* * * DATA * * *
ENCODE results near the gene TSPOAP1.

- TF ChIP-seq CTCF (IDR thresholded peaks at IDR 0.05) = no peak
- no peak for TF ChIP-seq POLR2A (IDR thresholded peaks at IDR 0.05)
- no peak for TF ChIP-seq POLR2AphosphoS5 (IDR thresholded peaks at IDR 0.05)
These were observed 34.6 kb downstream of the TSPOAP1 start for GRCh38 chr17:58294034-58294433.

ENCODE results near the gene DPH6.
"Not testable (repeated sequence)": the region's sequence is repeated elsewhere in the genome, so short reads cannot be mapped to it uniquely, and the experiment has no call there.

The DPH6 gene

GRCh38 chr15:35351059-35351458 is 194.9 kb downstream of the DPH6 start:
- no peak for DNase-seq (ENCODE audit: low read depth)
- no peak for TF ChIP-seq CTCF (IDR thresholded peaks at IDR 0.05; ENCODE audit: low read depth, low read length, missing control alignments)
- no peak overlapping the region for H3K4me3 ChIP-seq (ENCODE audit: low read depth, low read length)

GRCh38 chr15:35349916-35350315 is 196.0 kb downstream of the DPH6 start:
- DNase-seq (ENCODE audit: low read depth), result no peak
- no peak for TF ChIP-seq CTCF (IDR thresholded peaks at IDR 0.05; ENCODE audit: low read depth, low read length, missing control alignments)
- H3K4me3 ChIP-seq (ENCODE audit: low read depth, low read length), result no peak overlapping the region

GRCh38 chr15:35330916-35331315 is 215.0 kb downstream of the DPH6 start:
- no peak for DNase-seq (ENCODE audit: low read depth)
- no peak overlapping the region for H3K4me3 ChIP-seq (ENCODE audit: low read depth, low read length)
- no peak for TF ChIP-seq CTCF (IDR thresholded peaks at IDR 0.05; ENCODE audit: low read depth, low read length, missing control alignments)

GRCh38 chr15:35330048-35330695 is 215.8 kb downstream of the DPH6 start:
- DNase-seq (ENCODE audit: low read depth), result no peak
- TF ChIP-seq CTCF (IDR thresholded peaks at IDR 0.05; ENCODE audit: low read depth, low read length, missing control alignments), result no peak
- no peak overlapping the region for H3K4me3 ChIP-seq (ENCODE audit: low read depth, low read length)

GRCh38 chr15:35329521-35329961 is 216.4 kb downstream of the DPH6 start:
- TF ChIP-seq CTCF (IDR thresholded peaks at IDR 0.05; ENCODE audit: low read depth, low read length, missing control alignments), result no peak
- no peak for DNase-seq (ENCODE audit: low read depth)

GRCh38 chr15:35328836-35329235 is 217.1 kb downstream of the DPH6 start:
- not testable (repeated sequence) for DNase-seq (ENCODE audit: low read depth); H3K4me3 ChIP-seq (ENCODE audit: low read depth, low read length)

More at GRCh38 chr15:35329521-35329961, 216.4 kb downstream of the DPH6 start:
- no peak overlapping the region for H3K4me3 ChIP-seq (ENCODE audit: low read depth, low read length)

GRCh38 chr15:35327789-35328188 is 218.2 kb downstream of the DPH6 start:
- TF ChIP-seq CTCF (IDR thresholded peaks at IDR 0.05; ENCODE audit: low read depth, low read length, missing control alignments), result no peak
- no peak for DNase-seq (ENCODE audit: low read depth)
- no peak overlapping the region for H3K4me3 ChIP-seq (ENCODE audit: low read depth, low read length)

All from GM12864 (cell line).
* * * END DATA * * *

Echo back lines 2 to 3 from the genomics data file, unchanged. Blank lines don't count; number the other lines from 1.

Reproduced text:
- TF ChIP-seq CTCF (IDR thresholded peaks at IDR 0.05) = no peak
- no peak for TF ChIP-seq POLR2A (IDR thresholded peaks at IDR 0.05)